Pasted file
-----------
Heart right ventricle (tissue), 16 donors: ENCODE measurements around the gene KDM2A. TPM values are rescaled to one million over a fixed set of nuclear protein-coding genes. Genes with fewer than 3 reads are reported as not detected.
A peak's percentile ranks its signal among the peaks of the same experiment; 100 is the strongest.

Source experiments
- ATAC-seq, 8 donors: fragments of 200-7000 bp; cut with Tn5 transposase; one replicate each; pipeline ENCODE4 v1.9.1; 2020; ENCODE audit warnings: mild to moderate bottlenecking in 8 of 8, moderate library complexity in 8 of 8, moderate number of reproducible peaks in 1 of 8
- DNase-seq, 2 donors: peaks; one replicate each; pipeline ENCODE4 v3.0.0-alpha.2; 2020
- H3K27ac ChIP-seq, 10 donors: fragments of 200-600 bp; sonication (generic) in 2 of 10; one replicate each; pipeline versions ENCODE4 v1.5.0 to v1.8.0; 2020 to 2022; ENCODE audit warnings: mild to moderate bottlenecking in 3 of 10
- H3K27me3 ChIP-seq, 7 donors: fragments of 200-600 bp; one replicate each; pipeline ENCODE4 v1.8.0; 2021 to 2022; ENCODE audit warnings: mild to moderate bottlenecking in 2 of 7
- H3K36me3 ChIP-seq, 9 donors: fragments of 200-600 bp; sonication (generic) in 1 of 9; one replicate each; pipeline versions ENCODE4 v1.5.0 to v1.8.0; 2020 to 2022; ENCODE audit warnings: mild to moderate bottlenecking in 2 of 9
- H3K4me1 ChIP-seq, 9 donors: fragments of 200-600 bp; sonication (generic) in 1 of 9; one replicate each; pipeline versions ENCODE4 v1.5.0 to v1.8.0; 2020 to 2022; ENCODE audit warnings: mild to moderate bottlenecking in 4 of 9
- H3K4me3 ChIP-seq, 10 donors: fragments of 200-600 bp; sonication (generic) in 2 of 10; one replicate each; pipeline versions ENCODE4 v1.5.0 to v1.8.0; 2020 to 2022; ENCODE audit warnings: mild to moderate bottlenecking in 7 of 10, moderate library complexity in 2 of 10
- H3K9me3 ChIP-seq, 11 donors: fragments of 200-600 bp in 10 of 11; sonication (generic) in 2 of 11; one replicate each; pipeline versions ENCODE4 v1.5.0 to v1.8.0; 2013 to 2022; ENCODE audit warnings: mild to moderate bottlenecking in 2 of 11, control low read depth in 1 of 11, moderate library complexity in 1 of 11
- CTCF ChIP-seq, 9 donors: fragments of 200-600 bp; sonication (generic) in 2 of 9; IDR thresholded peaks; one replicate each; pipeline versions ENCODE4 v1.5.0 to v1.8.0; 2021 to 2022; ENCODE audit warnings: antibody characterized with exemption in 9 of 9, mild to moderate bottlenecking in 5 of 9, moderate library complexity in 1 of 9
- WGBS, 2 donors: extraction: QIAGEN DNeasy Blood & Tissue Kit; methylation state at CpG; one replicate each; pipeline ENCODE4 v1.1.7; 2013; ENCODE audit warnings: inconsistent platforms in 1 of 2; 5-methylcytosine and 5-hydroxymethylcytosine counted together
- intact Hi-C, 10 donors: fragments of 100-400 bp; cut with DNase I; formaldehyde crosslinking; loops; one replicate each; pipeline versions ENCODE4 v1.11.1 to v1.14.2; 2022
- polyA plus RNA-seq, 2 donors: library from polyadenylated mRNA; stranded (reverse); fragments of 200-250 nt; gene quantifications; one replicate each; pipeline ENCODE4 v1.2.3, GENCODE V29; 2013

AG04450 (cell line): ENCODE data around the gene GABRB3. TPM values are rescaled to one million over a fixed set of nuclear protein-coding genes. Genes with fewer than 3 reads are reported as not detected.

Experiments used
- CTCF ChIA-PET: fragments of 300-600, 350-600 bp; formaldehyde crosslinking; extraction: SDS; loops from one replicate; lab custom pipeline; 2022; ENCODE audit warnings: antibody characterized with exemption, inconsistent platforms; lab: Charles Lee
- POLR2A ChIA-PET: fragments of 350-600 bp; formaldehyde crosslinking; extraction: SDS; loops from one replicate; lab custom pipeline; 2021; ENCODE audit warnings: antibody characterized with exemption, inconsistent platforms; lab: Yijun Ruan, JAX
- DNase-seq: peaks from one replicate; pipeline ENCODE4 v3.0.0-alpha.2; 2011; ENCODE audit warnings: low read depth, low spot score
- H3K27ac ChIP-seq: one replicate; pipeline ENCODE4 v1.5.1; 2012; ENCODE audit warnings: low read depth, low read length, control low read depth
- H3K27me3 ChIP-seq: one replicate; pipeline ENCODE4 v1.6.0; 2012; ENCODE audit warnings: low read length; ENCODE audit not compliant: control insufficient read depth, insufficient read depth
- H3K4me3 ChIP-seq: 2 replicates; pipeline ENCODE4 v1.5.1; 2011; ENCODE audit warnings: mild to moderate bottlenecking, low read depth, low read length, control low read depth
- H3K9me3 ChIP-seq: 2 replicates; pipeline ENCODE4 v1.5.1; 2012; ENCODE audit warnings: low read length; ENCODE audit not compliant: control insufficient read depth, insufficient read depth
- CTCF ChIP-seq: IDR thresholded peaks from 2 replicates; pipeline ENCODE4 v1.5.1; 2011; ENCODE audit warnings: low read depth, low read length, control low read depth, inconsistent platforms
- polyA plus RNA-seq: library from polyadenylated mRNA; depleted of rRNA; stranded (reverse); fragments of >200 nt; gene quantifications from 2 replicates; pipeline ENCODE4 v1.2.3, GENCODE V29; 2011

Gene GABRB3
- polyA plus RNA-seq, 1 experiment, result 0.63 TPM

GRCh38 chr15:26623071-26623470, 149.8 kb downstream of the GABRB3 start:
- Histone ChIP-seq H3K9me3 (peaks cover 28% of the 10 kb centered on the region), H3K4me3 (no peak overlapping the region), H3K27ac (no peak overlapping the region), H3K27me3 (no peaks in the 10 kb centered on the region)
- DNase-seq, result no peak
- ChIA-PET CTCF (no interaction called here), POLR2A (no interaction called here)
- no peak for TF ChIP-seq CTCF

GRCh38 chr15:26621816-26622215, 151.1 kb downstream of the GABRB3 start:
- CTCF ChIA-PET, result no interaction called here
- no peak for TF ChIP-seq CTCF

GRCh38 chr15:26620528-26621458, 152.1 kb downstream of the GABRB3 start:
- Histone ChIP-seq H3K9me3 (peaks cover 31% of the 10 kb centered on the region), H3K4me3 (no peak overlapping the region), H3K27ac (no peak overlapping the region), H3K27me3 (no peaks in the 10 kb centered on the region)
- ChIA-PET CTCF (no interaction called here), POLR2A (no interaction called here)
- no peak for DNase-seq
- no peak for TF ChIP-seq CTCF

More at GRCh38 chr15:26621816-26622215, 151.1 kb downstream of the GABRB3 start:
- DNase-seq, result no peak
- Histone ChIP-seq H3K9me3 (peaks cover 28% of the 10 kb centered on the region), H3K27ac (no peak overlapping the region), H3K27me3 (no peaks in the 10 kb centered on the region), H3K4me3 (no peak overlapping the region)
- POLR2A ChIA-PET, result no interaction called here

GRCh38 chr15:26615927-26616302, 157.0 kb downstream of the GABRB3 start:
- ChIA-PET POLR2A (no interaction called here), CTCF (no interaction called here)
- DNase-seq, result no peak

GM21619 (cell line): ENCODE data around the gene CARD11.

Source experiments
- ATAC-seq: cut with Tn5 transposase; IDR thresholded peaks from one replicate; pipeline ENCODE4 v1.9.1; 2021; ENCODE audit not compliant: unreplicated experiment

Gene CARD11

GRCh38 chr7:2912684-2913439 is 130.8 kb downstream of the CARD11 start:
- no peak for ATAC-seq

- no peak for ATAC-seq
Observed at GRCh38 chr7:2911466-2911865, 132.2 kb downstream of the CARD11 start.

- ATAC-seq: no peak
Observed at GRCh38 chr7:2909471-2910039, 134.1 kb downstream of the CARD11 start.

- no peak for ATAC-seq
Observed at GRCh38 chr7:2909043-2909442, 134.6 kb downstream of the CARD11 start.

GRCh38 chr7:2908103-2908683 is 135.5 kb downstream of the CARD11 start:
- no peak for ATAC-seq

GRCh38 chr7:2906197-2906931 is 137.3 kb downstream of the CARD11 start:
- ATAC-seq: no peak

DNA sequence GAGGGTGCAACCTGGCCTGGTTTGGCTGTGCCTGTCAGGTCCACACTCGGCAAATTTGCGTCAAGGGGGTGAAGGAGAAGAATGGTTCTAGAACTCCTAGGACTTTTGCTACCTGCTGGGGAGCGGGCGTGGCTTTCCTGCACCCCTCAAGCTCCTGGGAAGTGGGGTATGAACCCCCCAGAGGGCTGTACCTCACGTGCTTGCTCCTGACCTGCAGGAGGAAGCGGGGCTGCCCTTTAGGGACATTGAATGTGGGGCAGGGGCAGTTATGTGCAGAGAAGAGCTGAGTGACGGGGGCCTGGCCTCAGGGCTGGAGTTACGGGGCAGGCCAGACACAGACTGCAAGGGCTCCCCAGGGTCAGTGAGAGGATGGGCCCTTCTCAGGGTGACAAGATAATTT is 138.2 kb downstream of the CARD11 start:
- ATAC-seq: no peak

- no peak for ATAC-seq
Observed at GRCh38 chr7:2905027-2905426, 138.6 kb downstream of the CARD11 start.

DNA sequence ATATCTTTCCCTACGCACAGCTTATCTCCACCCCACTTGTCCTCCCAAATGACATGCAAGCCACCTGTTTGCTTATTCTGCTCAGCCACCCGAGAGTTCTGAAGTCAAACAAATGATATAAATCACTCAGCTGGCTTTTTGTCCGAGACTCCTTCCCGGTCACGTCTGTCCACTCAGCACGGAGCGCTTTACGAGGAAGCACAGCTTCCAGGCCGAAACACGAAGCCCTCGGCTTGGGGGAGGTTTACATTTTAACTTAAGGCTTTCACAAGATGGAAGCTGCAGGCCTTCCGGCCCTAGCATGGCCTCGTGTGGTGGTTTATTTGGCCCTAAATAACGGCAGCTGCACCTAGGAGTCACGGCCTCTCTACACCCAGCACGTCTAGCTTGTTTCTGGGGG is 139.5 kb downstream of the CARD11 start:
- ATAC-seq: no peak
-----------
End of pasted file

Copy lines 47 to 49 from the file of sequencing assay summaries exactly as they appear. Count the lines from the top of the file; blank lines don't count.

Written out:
- ChIA-PET POLR2A (no interaction called here), CTCF (no interaction called here)
- DNase-seq, result no peak

GM21619 (cell line): ENCODE data around the gene CARD11.